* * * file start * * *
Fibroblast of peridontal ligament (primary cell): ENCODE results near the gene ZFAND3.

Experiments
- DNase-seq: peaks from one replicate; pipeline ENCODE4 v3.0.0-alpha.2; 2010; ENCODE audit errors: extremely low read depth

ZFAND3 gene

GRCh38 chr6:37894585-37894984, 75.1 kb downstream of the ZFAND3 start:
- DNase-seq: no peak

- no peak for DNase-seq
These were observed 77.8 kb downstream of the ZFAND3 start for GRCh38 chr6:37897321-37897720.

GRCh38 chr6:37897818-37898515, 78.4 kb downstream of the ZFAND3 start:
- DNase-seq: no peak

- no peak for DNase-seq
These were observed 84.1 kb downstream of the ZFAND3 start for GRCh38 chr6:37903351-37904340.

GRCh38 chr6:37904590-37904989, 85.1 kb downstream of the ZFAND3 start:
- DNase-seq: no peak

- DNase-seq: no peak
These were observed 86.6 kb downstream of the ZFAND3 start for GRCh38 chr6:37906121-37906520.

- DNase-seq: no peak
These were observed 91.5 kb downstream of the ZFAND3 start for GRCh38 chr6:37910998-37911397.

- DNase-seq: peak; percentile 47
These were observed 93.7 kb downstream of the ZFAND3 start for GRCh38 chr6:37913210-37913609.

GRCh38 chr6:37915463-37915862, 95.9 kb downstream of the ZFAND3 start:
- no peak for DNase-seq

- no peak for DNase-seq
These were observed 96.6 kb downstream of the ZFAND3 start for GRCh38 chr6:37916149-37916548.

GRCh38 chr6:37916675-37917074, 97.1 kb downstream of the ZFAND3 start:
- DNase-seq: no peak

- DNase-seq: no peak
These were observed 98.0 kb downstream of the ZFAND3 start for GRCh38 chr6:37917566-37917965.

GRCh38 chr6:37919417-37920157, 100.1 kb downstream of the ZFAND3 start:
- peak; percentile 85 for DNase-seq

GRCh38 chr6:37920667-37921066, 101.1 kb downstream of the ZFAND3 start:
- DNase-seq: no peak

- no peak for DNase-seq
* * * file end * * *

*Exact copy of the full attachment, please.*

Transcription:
Fibroblast of peridontal ligament (primary cell): ENCODE results near the gene ZFAND3.

Experiments
- DNase-seq: peaks from one replicate; pipeline ENCODE4 v3.0.0-alpha.2; 2010; ENCODE audit errors: extremely low read depth

ZFAND3 gene

GRCh38 chr6:37894585-37894984, 75.1 kb downstream of the ZFAND3 start:
- DNase-seq: no peak

- no peak for DNase-seq
These were observed 77.8 kb downstream of the ZFAND3 start for GRCh38 chr6:37897321-37897720.

GRCh38 chr6:37897818-37898515, 78.4 kb downstream of the ZFAND3 start:
- DNase-seq: no peak

- no peak for DNase-seq
These were observed 84.1 kb downstream of the ZFAND3 start for GRCh38 chr6:37903351-37904340.

GRCh38 chr6:37904590-37904989, 85.1 kb downstream of the ZFAND3 start:
- DNase-seq: no peak

- DNase-seq: no peak
These were observed 86.6 kb downstream of the ZFAND3 start for GRCh38 chr6:37906121-37906520.

- DNase-seq: no peak
These were observed 91.5 kb downstream of the ZFAND3 start for GRCh38 chr6:37910998-37911397.

- DNase-seq: peak; percentile 47
These were observed 93.7 kb downstream of the ZFAND3 start for GRCh38 chr6:37913210-37913609.

GRCh38 chr6:37915463-37915862, 95.9 kb downstream of the ZFAND3 start:
- no peak for DNase-seq

- no peak for DNase-seq
These were observed 96.6 kb downstream of the ZFAND3 start for GRCh38 chr6:37916149-37916548.

GRCh38 chr6:37916675-37917074, 97.1 kb downstream of the ZFAND3 start:
- DNase-seq: no peak

- DNase-seq: no peak
These were observed 98.0 kb downstream of the ZFAND3 start for GRCh38 chr6:37917566-37917965.

GRCh38 chr6:37919417-37920157, 100.1 kb downstream of the ZFAND3 start:
- peak; percentile 85 for DNase-seq

GRCh38 chr6:37920667-37921066, 101.1 kb downstream of the ZFAND3 start:
- DNase-seq: no peak

- no peak for DNase-seq